Cheating and Whistle-blowing among Students at the University of Mauritius

Dinesh Ramdhony, Ashween Rambocus


This paper focuses on cheating and whistle-blowing among students at the University of Mauritius while taking into account Social Desirability Response Bias (SDRB). Furthermore, the study examines whether variables such as gender, SDRB, the belief about doing more about cheating, prior cheating behavior and prior whistle-blowing will affect student intent to whistle-blow. Data was collected using a questionnaire administered to 300 students at the University of Mauritius. Among these respondents, 119 were males and 181 were females. Findings suggest that students who have engaged in cheating are more likely to cheat in the future compared to those who have not. Students who stated that, measures should be taken to stop cheating are more likely to whistle blow in the future. With respect to Social Desirability Response Bias, female students have a tendency to respond in a more socially desirable manner. The study was conducted in one university so generalisation of the result should be done with care.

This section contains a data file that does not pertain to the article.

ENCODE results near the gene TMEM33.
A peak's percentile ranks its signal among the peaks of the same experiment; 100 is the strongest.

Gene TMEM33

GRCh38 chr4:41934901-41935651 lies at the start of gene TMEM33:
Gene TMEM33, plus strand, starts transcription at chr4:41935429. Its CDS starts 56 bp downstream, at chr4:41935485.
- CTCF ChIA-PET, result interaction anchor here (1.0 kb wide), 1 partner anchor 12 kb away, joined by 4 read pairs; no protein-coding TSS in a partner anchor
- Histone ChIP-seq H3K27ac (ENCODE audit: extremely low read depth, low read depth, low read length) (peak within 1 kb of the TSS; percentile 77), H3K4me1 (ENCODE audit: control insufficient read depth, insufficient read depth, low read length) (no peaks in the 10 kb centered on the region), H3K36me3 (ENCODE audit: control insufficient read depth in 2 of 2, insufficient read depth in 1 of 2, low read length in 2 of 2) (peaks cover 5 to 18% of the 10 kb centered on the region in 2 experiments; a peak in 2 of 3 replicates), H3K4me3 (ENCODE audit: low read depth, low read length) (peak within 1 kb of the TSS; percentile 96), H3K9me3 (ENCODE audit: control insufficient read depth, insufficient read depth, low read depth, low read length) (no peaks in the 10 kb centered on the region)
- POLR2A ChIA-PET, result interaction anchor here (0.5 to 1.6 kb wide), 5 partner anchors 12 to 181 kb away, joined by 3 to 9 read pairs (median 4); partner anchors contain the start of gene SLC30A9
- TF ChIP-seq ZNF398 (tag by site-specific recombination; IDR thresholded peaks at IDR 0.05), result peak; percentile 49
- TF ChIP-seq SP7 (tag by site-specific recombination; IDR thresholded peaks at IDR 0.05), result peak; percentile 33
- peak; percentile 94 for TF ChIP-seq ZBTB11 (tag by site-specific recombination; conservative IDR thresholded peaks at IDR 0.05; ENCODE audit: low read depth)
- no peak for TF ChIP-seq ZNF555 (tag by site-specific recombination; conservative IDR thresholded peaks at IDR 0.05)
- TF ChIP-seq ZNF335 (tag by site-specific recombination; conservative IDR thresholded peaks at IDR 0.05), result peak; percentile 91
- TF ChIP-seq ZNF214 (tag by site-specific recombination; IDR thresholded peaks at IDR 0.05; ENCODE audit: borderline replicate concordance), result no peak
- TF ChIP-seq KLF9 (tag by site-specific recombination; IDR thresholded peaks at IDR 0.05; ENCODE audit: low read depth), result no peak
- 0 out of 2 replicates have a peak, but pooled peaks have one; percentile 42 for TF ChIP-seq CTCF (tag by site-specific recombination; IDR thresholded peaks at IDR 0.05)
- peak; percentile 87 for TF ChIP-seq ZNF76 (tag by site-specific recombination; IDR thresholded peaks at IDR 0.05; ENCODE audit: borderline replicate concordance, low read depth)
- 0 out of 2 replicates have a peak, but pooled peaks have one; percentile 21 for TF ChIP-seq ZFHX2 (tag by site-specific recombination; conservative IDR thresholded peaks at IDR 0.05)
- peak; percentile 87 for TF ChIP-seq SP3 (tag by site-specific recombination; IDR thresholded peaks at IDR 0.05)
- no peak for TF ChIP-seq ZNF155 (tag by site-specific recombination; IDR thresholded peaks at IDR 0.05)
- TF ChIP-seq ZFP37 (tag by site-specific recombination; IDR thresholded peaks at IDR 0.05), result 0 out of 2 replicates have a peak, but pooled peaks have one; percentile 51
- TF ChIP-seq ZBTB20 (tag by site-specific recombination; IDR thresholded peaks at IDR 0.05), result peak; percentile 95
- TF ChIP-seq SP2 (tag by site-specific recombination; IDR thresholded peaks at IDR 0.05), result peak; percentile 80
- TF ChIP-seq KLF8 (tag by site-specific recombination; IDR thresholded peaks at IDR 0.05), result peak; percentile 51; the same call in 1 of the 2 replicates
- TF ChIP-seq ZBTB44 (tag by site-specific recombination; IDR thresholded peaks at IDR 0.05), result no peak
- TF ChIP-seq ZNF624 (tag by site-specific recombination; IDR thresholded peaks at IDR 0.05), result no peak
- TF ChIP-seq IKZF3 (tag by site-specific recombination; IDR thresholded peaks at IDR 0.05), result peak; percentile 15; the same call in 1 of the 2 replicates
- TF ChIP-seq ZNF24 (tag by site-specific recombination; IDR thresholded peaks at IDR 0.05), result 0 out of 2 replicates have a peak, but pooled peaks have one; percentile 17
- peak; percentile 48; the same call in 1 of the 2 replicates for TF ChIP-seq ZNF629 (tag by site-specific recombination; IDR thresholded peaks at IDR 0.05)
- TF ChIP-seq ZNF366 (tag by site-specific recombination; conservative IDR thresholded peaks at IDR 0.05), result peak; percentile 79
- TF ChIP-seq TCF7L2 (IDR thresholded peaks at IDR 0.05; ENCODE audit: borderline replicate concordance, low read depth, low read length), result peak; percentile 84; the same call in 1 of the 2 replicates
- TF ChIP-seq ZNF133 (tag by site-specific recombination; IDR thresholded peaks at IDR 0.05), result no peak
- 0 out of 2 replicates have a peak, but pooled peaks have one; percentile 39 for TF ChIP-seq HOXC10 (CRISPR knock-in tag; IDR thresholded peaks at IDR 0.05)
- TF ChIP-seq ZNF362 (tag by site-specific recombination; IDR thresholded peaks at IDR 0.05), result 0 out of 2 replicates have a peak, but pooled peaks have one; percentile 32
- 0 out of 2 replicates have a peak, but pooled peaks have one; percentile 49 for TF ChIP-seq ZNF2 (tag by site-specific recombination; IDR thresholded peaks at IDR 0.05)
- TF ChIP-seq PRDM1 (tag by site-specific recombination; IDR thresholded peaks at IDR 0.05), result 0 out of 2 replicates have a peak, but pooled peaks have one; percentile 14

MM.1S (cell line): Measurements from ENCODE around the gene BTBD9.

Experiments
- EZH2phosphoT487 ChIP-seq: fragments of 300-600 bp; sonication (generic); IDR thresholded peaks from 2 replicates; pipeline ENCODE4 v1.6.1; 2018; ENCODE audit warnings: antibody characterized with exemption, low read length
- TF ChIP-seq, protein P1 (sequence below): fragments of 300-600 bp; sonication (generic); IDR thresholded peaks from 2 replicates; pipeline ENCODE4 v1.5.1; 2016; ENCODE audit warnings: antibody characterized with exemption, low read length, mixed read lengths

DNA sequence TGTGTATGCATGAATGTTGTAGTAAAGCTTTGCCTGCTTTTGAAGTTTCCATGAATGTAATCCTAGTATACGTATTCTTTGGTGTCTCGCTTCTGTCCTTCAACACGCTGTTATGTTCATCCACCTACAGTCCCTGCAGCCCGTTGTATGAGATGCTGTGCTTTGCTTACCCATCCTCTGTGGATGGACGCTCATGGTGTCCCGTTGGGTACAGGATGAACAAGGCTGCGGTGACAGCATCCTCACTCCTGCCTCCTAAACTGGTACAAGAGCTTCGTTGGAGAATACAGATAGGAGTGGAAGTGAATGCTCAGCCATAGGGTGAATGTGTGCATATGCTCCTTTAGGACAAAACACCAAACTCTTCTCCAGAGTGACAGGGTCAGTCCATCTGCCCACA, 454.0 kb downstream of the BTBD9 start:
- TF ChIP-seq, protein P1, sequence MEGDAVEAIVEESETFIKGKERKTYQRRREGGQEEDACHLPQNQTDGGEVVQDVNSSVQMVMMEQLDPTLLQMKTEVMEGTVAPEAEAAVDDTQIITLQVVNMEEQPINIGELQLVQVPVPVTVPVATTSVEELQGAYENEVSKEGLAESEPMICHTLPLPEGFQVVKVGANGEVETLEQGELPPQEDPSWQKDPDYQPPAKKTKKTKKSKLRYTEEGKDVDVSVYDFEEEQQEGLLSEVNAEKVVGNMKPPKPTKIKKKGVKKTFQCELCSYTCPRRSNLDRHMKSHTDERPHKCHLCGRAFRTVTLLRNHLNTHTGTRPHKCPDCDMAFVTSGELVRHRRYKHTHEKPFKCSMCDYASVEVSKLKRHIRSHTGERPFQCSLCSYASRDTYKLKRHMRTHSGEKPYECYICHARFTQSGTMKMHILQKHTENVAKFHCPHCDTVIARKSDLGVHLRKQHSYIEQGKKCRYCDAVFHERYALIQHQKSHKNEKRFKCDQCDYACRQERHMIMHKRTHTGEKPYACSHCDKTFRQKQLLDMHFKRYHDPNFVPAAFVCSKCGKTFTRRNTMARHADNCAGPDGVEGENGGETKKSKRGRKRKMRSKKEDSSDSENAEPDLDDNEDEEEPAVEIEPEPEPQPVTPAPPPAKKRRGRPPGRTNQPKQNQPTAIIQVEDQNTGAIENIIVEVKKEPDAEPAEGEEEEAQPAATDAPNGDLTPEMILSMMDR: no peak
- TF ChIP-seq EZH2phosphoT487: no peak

Key Words: Cheating, Whistle-Blowing, Social Desirability Response Bias

Field of Research: Management, Accounting and Ethics



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